Previous posters mentioned the social aspect, and I agree that it's important. Not to keep kids away from non-Jews (although most kids will want to fit in with their peers, so it's not fair to expect them to have a peer set that's mostly non-Jewish or not-frum and simultaneously keep mitzvot - IMHO), but to make sure they get a chance to make friends with their fellow (frum) Jews. A ger or giyoret commits to raising frum kids (if applicable) - that includes making sure your kids are comfortable socially in a frum community (note the "a" not "the" - they don't have to fit into teaneck or brooklyn necessarily, but if they also don't fit in OOT, or in Israeli hareidi society, or in Israeli dati leumi society, or with sephardi Israelis, etc... then you've done them a big injustice).

LeahGG said...

totally off the dayschool topic - of course being Jewish has a pricetag - shul membership, kosher food, gemorahs, presentable clothes for Shabbos (I know non-religious/non-Jewish people who literally do not own one item that is appropriate for a synagogue), 2 sets of dishes (plus pesach)... none of these things are free.
If you're choosing to join the tribe, you should realize that it's not all about singing Shabbos songs around lit candles... there are sacrifices to be made too.

Whether exorbitant yeshiva tuition needs to be one of them is up for discussion...

LeahGG said...

*shabbos zmiros

Orthonomics said...

ora-I completely agree that if a family converts they should socialize their children in the frum community. I don't think many new converts really understand what tuition entails. I really don't think anyone without children in school can quite get their head around it. I personally would not expect a new convert to be in the position to negotiate out that requirement.

David said...

SL:

Day school (and the accompanying tuition) is presented as non-negotiable, sort of like the contracts you sign when you're buying a house.

I am terrribly frustrated that the Orthodox community delivers a mediocre education for top dollar, when compared with Gentile private schools which are providing very high-quality education for a lower price. I provide a comparison here.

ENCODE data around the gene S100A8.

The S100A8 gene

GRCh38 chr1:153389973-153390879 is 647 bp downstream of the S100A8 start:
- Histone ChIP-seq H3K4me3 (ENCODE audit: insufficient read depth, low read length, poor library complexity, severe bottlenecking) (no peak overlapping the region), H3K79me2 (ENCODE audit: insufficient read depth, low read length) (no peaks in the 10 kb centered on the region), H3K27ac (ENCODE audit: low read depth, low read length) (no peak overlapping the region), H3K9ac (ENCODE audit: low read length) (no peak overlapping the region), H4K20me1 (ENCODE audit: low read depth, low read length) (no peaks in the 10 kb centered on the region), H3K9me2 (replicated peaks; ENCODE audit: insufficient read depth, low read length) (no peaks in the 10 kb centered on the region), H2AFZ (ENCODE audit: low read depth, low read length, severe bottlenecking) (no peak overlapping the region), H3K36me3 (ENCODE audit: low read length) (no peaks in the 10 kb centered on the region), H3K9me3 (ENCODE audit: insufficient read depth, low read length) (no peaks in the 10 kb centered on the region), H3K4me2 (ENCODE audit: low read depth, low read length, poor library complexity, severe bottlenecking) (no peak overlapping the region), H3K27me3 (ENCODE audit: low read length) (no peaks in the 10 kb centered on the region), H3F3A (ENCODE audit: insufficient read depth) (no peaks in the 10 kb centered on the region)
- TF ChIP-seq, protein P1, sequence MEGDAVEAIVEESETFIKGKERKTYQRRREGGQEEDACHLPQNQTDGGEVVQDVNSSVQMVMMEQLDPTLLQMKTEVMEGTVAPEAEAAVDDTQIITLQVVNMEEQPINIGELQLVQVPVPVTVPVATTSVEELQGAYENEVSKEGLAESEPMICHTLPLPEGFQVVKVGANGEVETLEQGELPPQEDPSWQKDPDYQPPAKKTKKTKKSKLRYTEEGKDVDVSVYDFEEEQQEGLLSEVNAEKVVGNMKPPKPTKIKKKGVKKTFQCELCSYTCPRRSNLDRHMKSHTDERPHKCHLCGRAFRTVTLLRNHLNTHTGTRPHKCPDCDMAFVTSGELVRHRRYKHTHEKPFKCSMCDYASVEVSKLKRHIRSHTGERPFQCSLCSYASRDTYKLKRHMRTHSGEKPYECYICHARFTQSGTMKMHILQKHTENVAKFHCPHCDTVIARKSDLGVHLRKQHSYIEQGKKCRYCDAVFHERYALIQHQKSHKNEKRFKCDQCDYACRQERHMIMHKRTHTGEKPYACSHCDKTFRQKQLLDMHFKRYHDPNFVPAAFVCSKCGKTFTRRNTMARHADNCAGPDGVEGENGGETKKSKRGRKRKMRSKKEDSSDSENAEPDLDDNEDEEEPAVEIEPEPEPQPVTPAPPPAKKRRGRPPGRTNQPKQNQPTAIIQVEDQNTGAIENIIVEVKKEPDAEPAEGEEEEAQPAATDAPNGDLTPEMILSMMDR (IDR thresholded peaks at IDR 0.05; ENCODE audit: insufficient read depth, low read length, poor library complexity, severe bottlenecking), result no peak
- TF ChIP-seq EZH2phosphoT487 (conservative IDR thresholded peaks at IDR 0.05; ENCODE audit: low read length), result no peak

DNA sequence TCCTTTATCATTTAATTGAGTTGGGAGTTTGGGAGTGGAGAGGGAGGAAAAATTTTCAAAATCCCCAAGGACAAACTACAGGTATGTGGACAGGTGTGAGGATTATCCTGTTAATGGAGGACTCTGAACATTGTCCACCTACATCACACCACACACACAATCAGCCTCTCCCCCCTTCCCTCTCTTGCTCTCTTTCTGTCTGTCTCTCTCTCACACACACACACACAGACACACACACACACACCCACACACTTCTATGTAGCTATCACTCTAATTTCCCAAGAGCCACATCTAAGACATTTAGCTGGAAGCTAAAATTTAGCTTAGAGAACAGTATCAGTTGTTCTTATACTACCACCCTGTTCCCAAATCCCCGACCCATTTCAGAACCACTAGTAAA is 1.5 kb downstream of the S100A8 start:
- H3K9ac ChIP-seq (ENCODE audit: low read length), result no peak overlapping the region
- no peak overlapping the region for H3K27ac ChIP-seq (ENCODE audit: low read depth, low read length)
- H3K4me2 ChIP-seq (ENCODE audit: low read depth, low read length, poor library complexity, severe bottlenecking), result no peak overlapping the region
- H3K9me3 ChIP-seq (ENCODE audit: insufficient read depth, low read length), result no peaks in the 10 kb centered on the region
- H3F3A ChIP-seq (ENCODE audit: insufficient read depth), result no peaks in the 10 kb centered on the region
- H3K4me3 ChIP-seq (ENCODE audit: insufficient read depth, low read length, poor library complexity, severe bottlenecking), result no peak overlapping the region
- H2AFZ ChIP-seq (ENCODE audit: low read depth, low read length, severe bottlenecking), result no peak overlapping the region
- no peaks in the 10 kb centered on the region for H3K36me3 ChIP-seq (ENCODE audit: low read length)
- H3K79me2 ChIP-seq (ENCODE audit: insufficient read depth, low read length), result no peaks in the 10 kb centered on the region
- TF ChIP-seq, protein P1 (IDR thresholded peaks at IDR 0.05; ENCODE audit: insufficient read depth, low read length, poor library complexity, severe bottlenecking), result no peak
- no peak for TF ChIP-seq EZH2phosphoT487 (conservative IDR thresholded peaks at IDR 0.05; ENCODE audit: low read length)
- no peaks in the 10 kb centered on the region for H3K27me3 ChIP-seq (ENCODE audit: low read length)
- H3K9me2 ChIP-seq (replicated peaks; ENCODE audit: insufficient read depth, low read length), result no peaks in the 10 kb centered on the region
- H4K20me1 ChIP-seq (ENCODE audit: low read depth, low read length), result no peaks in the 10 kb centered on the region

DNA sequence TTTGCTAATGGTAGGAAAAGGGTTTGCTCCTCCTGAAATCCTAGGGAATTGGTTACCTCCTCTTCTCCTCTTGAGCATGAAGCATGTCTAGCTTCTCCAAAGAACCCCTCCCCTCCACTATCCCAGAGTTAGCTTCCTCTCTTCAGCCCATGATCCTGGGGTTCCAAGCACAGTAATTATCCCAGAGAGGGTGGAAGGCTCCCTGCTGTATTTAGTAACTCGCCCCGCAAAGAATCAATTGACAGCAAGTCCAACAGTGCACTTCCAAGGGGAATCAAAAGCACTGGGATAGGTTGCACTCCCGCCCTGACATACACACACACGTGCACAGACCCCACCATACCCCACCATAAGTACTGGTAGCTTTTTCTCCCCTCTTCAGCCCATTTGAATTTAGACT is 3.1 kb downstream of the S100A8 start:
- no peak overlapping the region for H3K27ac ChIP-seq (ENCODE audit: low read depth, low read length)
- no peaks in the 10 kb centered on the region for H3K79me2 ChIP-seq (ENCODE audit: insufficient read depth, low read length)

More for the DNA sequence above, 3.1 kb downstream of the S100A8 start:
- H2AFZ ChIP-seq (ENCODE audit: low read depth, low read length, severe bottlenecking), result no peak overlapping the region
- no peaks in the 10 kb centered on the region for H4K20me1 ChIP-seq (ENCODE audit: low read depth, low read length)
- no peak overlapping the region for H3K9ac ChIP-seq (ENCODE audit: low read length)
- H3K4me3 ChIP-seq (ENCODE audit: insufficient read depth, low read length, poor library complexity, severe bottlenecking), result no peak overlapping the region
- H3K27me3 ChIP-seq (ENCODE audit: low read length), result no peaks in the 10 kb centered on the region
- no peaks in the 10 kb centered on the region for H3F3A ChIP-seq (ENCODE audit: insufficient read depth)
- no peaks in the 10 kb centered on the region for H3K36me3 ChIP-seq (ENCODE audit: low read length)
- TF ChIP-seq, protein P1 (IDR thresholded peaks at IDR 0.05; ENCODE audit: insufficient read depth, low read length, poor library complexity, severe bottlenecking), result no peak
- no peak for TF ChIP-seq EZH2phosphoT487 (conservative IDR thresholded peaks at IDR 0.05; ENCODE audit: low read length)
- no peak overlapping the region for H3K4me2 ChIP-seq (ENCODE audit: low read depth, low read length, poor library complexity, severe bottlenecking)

Anonymous said...

I converted 17 years ago and was told I had to commit to yeshiva education for future children. I put my kids in the "correct" right-wing schools and found them to be very substandard vis a vis limudei chol. While that is not the reason they were in yeshiva, I felt they were actually being damaged by inferior teachers who most likely only worked there because they couldn't work elsewhere. The lemudei kodesh was outstanding, with the exception of a few warped individuals. Also, the behaviors (bullying/profanity) were detrimental to my children, so I pulled them out to homeschool. This has indeed tainted us somewhat as weird, but my kinderlach are not korbanos for the frum mafia to do with what it wishes. If I didn't have an amazing Rav in Eretz Yisroel I would have become despondent years ago. As it stands, these "tests" have only strengthened my emunah and resolve to do right by my children. Finally, I have told my children that if their Jewish status is ever questioned, they need to reconvert via a "chumra" which would only require a mikveh w/o a bracha. I really don't worry about all the "what ifs?" as I trust Hashem will take care of us always.

Anonymous said...

Regarding the person who is reluctant to become a "burden" by asking for reduced tuition--forget it. You will have to put aside your pride. I make $150,000, do not live in a major metropolis, and live in a 3 bedroom house. I am in the process of paying off professional school loans, and am still not quite able to afford sending all 4 of our children to school at $11,000 a pop.

I can be a tzaddik and move into a house that costs $70,000, but I won't. Not while the kollel guys, 40 hour a week folk, and rabbis live a comparable standard of living, do not work the same long hours I do, and expect if anything more handouts than I'm getting. Forget it--you don't have to sacrifice any harder than the average orthodox Jew. Let "them" try harder to fix the system rather than you trying to take the fall for the rest of the community. If you work an honest job, and are reasonably frugal (without cutting into retirement savings), you have nothing to feel guilty about.